Throwing a Dinner or Cocktail Party
I have a big dinner coming up this weekend. I am 1 of 24 featured publishers selected by Foodbuzz to give readers an inside look at a dinner. My concept is to highlight foods by region–US regions and couple those with US wines. Sounded like a swell idea, I’ve always been interested in determining how to pair foods and wine. There’s been a great deal of research involved, now that it’s done, I will share with you how I go about organizing similar events.
Here are the prep steps, as I see them:
- Select theme
- Set the menu
- Guest list & Invitations
- Date & Time
- Venue & Decor
- Shopping lists
- Prep work
- D-Day set up
- Putting it all together
- Enjoy your labour of love
First things first – Themes and Menus
The first 3 steps are interchangeable, but they should be the first things you take into consideration when planning your soiree. Depending on the type of event, say something informal like a cocktail or Superbowl party, you can decide on menu items at any time because, most likely, you’ll have nibbles that will conform to most guests needs. If, on the other hand, you’re planning a more intimate dinner, then you need to make sure all guests will be comfortable with the planned menu.
The last is the scenario I’m faced with this time. I have a clear concept in mind, sorta, so my guest list was limited to friends who enjoyed food–old and new, basic and exotic–as well as wine. I had to be deliberate about those I invited, particularly since it was limited to 6 guests. When you know who will attend and you know their eating preferences, you’ll have an easy enough time determining the menu.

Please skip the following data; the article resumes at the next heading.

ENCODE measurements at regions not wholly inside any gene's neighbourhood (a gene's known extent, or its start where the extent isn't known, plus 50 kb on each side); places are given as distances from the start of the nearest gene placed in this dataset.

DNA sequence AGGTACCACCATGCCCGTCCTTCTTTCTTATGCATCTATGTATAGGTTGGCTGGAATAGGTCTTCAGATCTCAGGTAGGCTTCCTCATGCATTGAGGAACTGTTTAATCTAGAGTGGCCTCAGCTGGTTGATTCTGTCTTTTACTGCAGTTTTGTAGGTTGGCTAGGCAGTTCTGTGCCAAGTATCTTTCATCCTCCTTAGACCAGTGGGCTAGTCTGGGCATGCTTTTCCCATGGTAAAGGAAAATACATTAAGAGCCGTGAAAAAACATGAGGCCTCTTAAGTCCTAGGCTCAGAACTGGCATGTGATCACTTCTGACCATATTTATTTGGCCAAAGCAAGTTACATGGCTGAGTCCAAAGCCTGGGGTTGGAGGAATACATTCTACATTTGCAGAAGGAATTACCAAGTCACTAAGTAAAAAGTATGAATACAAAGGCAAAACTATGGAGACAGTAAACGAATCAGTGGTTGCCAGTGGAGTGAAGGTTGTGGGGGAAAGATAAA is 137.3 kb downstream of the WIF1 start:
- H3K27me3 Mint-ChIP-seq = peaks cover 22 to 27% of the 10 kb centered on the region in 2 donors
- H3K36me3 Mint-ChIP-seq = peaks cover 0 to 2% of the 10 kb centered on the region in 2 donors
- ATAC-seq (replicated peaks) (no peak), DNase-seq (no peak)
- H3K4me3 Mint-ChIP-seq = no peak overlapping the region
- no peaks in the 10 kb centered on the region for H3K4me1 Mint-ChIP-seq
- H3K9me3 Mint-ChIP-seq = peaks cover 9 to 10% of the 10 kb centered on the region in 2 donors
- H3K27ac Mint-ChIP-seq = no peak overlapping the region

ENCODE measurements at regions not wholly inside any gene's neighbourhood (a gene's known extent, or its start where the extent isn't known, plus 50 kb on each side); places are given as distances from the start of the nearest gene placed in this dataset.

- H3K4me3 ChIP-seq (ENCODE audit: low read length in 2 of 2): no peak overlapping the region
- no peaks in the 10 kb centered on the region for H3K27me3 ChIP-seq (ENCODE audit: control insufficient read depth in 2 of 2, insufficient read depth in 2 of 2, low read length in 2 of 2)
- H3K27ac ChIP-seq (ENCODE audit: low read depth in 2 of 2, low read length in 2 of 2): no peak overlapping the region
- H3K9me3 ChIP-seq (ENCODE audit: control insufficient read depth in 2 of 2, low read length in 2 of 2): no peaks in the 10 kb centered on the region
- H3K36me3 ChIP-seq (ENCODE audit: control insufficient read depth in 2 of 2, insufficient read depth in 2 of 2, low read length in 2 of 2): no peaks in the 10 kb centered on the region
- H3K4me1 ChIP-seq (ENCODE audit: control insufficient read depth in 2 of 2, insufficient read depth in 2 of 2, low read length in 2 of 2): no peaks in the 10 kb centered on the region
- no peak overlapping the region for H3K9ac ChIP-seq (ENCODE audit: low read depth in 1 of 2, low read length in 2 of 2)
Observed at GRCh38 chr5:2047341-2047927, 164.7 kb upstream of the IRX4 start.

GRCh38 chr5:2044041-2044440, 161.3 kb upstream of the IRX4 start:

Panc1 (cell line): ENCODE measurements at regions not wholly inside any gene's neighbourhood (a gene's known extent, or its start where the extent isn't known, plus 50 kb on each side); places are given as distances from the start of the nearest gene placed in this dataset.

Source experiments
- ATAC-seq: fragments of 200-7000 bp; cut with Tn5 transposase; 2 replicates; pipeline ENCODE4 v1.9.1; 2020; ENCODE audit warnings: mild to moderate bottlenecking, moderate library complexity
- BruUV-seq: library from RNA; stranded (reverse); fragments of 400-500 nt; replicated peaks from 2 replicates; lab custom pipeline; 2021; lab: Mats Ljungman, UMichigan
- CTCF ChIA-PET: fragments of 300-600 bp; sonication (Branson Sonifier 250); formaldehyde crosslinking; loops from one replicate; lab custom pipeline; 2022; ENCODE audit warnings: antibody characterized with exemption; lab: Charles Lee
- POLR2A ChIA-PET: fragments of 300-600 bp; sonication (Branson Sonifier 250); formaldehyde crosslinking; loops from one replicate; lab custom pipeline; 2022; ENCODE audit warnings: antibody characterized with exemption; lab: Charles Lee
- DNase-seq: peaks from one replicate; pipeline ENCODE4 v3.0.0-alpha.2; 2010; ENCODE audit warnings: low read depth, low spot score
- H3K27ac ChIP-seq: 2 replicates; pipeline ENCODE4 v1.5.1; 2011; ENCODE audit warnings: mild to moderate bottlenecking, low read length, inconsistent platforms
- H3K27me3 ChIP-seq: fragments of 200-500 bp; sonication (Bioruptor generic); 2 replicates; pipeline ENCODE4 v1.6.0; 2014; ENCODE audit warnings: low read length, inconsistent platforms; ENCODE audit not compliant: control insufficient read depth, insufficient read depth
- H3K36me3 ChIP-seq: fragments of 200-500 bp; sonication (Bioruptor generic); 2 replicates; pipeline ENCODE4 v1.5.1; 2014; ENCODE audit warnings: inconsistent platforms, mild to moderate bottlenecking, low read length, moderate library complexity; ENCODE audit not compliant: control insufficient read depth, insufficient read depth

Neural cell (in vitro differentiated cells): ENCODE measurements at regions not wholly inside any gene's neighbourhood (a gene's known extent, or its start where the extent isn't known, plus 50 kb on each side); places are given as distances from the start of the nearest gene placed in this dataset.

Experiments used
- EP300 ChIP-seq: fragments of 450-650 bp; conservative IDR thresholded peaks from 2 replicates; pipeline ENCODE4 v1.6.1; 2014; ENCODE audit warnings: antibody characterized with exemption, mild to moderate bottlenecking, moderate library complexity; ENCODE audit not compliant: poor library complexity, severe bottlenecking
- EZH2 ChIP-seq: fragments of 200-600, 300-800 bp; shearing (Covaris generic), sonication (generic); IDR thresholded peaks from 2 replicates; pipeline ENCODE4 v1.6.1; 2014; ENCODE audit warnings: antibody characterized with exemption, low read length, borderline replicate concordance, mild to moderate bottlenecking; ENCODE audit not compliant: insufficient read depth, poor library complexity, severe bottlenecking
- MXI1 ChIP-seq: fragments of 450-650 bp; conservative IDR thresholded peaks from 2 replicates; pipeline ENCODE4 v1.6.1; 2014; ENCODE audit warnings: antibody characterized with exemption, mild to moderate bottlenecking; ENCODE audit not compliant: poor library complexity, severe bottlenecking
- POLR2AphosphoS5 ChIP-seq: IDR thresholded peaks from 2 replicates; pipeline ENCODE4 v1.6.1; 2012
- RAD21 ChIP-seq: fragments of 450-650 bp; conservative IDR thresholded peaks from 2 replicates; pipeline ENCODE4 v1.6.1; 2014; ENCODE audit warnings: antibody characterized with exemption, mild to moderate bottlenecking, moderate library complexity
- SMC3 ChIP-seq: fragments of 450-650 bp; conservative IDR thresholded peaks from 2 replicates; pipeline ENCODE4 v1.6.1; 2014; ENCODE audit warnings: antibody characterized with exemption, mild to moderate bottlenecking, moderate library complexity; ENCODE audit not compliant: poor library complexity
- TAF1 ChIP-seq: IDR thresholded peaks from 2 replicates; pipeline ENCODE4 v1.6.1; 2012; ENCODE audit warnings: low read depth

Guest List & Invitations
Who do you want to spend time with? What is the reason for your dinner party? Are you celebrating something or someone? These are some the questions to consider when you’re in the planning stages. Also keep in mind the size of your venue, make sure your guests will be comfortable.
Invitations: this is entirely up to you and, to some extent, how formal the event is. I wouldn’t send evites for a wedding reception or a 25th wedding anniversary. But evites are my favorite modus operandi. They’re easy, it allows me to know without a doubt who has received it, makes your guests’ lives simpler by simply hitting a quick reply button and there are so many designs available and it is environmentally friendly.
If you will be mailing paper invitations, choose a design that mimics your decor concept. Make sure you have the full names and correct addresses of your guests. Include an RSVP by date and mode (call you, send a card back, smoke signals). If you’re including an RSVP card, make sure you provide them with the stamp and have the cards addressed to you.
Time & Date
The date for this event was predetermined for me: February 27th. Since this will be an elaborate 8-course meal (yeah, I have NO clue what I was thinking about), I set the start time to 6:30pm. I’m assuming each course will take about 30 minutes from presentation to discussion. Keep your fingers crossed for me, will ya?
When you’re determining the time for your event, you will consider what meal will be served, how much preparation needs to happen while the guests are already there and then give them enough time to not only eat, but enjoy the course served, compliment the hostess, beg for the recipe, blah, blah.
Venue & Decor
Where will this shindig take place? At your home or a friend’s? A restaurant? Park? Again, the theme and guests will determine the where. For me, I was thorn. I knew it had to be near a kitchen and that I wanted it to be homey and cozy. I had thoughts about having it at a friend’s home, she has more room than I do. The reality is that I will be preparing quite a bit of the courses on the spot and most of the side dishes will be made the day of. Transporting pots, dishes, pans through Houston seemed Nightmare on Elm Streetesque. So, home it is. Our home. Where I know all my nooks and crannies. Where I know where all the pots and spoons are. How hot the oven cooks. You know, home.